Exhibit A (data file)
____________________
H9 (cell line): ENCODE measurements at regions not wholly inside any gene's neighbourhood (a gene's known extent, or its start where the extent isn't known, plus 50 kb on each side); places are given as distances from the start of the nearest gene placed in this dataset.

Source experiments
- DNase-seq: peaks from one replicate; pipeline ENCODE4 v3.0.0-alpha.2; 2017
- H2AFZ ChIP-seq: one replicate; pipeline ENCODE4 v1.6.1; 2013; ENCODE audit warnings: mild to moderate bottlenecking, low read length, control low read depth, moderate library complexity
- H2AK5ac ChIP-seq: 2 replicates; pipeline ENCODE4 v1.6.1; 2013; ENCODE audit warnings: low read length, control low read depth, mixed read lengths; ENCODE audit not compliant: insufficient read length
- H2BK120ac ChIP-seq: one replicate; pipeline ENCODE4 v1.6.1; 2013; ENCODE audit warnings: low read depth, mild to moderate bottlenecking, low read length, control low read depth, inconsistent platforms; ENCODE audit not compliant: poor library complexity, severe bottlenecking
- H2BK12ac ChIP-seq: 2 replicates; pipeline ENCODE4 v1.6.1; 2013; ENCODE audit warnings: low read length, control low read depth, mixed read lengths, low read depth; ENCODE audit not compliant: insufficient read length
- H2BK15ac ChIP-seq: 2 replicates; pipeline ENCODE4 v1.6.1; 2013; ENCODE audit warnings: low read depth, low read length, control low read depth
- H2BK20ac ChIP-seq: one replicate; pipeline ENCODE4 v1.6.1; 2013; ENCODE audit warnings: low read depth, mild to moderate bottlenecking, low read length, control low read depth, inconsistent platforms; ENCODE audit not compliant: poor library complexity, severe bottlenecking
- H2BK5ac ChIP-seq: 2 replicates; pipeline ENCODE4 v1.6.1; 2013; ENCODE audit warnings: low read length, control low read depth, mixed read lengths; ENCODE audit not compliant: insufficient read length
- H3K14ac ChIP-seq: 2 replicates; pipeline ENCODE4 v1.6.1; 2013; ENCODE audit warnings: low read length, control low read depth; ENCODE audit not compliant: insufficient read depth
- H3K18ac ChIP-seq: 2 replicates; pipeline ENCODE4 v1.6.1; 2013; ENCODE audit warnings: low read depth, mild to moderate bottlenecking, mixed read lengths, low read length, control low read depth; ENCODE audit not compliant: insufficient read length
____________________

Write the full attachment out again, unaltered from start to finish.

H9 (cell line): ENCODE measurements at regions not wholly inside any gene's neighbourhood (a gene's known extent, or its start where the extent isn't known, plus 50 kb on each side); places are given as distances from the start of the nearest gene placed in this dataset.

Source experiments
- DNase-seq: peaks from one replicate; pipeline ENCODE4 v3.0.0-alpha.2; 2017
- H2AFZ ChIP-seq: one replicate; pipeline ENCODE4 v1.6.1; 2013; ENCODE audit warnings: mild to moderate bottlenecking, low read length, control low read depth, moderate library complexity
- H2AK5ac ChIP-seq: 2 replicates; pipeline ENCODE4 v1.6.1; 2013; ENCODE audit warnings: low read length, control low read depth, mixed read lengths; ENCODE audit not compliant: insufficient read length
- H2BK120ac ChIP-seq: one replicate; pipeline ENCODE4 v1.6.1; 2013; ENCODE audit warnings: low read depth, mild to moderate bottlenecking, low read length, control low read depth, inconsistent platforms; ENCODE audit not compliant: poor library complexity, severe bottlenecking
- H2BK12ac ChIP-seq: 2 replicates; pipeline ENCODE4 v1.6.1; 2013; ENCODE audit warnings: low read length, control low read depth, mixed read lengths, low read depth; ENCODE audit not compliant: insufficient read length
- H2BK15ac ChIP-seq: 2 replicates; pipeline ENCODE4 v1.6.1; 2013; ENCODE audit warnings: low read depth, low read length, control low read depth
- H2BK20ac ChIP-seq: one replicate; pipeline ENCODE4 v1.6.1; 2013; ENCODE audit warnings: low read depth, mild to moderate bottlenecking, low read length, control low read depth, inconsistent platforms; ENCODE audit not compliant: poor library complexity, severe bottlenecking
- H2BK5ac ChIP-seq: 2 replicates; pipeline ENCODE4 v1.6.1; 2013; ENCODE audit warnings: low read length, control low read depth, mixed read lengths; ENCODE audit not compliant: insufficient read length
- H3K14ac ChIP-seq: 2 replicates; pipeline ENCODE4 v1.6.1; 2013; ENCODE audit warnings: low read length, control low read depth; ENCODE audit not compliant: insufficient read depth
- H3K18ac ChIP-seq: 2 replicates; pipeline ENCODE4 v1.6.1; 2013; ENCODE audit warnings: low read depth, mild to moderate bottlenecking, mixed read lengths, low read length, control low read depth; ENCODE audit not compliant: insufficient read length